My time in the UK – Part 2

We moved into our rented flat in North Finchley in May of 2011. The flat was a medium-sized two-bedroom unit within a low-rise brick unit of flats. It was located on the ground floor and had a separate entrance through the kitchen. The place was tastefully done and perfect for a small family.

The place was about a 7 minute walk from the local high street which had pretty much all the shops one would need to frequent. The public bus terminus was a 12 minute walk while the metro stop was about 15 minutes away (it was on the other side of the high street from where we were located). It was a bit of a commute to my office (around 45 minutes) but that was an improvement over my previous commutes in Sydney and Mumbai, so I was not complaining!

May was a great time of the year to begin our new innings in London. The trees were by now all green, the weather was steadily getting warmer and the days longer. Work was also very busy, and after a couple of months, we decided to take a small road trip which I will write about later.

Finally, a note on the shops that we used to visit. For groceries and other essentials, our primary port of call was Sainsbury’s. We also had options at either end nearby – Aldi when we wanted to be more budget conscious and Waitrose for the occasional splurge! A special note for the ready-to-eat pizzas and other items we found at Waitrose – these were delicious, and far better than any we had seen elsewhere. There was a fashion store with good quality reasonably prized clothes for the entire family, Argos for domestic products as well as charity shops from where I added to my CD collection. There was an Indian store manned by people of Indian (Gujarati) origin where we could find delicious Indian and Gujarati food items. With a few cafes and restaurants nearby, the place was pretty much self-sufficient.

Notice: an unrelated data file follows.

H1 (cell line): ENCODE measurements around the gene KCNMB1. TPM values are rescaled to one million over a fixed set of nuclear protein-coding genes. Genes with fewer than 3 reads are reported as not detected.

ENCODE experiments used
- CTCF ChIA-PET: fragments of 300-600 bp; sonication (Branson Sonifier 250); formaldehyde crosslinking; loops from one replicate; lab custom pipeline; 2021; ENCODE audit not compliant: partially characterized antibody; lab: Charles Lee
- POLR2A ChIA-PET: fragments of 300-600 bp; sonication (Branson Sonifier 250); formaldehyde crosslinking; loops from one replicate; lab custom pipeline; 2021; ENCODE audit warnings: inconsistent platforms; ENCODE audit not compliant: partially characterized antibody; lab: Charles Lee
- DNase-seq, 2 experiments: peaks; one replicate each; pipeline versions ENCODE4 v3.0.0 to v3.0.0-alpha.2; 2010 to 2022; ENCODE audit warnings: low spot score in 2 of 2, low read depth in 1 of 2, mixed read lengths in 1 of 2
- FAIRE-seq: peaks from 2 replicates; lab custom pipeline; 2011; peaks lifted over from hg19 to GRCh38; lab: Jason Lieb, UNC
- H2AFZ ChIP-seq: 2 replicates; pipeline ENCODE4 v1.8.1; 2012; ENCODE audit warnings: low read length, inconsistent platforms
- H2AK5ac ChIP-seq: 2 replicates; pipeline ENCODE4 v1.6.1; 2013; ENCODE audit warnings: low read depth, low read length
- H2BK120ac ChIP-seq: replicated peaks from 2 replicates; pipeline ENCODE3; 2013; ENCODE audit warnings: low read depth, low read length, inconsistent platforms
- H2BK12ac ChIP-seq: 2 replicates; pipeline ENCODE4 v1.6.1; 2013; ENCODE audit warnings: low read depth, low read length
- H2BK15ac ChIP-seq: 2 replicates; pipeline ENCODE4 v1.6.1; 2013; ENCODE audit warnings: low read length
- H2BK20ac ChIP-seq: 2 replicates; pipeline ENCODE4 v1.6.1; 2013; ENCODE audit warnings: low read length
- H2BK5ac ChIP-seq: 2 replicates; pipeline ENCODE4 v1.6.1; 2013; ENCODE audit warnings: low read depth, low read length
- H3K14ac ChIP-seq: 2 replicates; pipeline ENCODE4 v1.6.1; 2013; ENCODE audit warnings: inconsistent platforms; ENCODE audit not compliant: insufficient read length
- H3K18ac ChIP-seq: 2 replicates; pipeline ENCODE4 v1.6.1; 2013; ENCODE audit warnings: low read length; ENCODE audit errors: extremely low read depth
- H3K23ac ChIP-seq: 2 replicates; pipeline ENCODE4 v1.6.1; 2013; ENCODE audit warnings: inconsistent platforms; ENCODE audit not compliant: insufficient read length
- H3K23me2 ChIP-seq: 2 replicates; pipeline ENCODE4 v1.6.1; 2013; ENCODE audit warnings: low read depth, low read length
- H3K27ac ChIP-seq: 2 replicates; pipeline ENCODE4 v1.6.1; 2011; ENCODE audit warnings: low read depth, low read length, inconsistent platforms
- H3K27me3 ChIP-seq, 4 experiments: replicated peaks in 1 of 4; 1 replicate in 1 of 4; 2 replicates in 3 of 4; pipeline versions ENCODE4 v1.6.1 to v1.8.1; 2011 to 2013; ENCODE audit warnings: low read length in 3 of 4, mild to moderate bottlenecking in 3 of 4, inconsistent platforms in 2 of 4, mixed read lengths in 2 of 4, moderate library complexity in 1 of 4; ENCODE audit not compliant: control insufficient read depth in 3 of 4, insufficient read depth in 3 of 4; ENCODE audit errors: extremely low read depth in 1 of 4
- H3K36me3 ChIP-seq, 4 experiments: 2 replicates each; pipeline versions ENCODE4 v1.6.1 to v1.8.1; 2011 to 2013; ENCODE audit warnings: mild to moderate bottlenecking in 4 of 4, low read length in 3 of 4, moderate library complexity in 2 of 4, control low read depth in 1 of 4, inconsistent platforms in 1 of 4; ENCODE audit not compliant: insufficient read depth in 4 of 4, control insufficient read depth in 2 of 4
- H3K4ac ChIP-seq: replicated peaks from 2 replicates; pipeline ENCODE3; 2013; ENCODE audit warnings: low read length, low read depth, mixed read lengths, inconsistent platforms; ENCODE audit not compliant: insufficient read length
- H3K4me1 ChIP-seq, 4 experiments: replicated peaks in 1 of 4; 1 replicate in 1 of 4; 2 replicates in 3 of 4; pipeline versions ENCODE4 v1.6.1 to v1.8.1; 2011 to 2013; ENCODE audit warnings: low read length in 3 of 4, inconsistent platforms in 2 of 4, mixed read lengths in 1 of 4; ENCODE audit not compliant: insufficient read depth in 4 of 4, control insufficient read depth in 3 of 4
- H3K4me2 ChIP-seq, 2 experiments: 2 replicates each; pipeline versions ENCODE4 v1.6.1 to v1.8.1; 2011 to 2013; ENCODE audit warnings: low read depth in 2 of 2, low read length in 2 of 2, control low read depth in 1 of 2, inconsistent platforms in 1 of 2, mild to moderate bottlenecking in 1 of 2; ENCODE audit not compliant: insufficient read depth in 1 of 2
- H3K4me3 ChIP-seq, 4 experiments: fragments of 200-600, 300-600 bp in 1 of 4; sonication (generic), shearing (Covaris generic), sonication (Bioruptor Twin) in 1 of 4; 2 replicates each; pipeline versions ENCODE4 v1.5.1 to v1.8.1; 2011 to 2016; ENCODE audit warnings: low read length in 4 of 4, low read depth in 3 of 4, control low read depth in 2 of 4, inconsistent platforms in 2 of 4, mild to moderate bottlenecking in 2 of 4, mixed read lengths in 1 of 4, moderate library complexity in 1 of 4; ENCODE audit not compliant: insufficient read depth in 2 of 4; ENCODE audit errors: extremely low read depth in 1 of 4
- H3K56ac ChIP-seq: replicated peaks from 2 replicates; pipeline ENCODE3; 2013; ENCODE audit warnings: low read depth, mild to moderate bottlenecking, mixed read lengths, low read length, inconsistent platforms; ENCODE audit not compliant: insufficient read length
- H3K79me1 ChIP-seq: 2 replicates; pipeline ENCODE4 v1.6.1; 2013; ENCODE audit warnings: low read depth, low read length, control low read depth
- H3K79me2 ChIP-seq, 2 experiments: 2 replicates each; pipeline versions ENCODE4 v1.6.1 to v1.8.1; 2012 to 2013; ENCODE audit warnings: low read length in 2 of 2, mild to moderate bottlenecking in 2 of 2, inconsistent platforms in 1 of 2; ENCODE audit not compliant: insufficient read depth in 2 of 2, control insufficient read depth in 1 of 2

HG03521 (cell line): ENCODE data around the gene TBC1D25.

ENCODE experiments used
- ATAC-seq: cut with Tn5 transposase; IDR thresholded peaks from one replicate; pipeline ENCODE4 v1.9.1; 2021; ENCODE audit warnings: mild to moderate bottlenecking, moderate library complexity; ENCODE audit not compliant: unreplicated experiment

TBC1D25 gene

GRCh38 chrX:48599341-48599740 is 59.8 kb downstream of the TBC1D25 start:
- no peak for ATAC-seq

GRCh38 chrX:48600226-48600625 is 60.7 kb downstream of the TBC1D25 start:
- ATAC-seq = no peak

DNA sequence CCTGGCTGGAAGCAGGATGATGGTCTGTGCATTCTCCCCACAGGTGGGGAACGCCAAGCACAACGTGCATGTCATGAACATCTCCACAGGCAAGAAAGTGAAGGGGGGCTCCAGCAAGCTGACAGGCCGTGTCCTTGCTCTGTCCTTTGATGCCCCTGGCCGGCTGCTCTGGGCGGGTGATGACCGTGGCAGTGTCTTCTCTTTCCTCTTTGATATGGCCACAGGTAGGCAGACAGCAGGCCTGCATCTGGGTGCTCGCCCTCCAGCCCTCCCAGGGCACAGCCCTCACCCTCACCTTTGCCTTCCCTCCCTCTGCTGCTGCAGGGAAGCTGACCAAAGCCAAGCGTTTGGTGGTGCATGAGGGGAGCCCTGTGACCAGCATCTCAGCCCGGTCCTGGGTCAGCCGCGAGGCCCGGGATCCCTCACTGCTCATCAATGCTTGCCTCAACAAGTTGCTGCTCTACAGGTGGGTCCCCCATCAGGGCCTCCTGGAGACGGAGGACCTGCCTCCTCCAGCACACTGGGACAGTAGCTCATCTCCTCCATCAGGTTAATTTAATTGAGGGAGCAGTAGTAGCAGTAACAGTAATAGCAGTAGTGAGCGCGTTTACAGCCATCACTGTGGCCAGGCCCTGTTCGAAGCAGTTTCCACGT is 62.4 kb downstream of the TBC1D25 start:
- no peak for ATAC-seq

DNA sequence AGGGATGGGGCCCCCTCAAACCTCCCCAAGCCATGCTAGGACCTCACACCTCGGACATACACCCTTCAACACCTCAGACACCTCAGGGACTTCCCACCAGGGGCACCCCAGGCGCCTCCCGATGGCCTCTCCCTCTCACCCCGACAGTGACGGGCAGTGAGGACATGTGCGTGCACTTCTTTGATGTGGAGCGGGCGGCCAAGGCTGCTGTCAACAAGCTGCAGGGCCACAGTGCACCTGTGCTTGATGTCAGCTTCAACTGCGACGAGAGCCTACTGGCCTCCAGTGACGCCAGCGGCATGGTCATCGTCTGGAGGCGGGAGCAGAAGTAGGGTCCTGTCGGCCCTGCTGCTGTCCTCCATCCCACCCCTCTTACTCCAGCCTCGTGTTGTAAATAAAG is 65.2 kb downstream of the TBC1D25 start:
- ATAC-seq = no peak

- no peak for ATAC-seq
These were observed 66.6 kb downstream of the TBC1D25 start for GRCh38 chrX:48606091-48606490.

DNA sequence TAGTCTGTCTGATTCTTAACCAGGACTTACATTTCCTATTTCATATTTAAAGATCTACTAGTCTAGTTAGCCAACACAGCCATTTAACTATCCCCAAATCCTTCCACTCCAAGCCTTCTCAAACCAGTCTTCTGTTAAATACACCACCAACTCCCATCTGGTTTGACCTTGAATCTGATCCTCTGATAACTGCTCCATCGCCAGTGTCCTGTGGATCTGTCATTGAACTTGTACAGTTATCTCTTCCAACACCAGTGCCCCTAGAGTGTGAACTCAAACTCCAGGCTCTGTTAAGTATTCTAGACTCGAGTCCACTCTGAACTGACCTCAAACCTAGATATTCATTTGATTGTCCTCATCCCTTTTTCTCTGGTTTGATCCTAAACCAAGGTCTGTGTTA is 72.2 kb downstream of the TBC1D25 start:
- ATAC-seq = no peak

My time in the UK – Part 1

I was recently talking with some people in the UK, and it suddenly struck me that it was almost exactly a decade ago when we (my wife and I) had moved to the UK. It was an interesting phase of our lives. I had never written about my time in the UK before, so I thought of jotting down some of my thoughts from our time there before they become an even more distant memory.

We had been living in Sydney, Australia for over 2 years before we decided to make the move to the UK. I was keen to live and work in Europe (and UK was very much part of Europe then, before Brexit). As it happened, my application for a work-visa was approved and we decided to move. After leaving Australia, we took a 3 week driving holiday in New Zealand and then spent a few weeks in our hometown of Mumbai. So it was quite a shock to the system when we finally arrived in grey, cold and wet England towards the end of winter.

We were met at the airport by a close friend of my wife with whom we were to spend the first few weeks of our time in the UK while I found a job and we found a place to stay. Their place was in Essex, near Southend-on-Sea. It was great staying with friends as it definitely eased the transition into a new country.

Some of the memories from our time at Essex included visiting Southend-on-Sea as well as visiting some of the parks in the area and seeing the first shoots of daffodil poke out from the earth, heralding spring. Soon, the days started getting longer, brighter and warmer; it was fascinating to see the seasons change.

Shortly after landing in the UK, I landed a job in Central London. It was a long commute from Essex, but a pleasant one. By then, we had started looking for our own place to stay, and we found a place that we liked in North Finchley, London and moved in a few days later.

Monday Reads – 22/03

Filter-Coffee

This week’s articles focus on topics that I am interested in – history / architecture, food and bird-watching. Happy reading!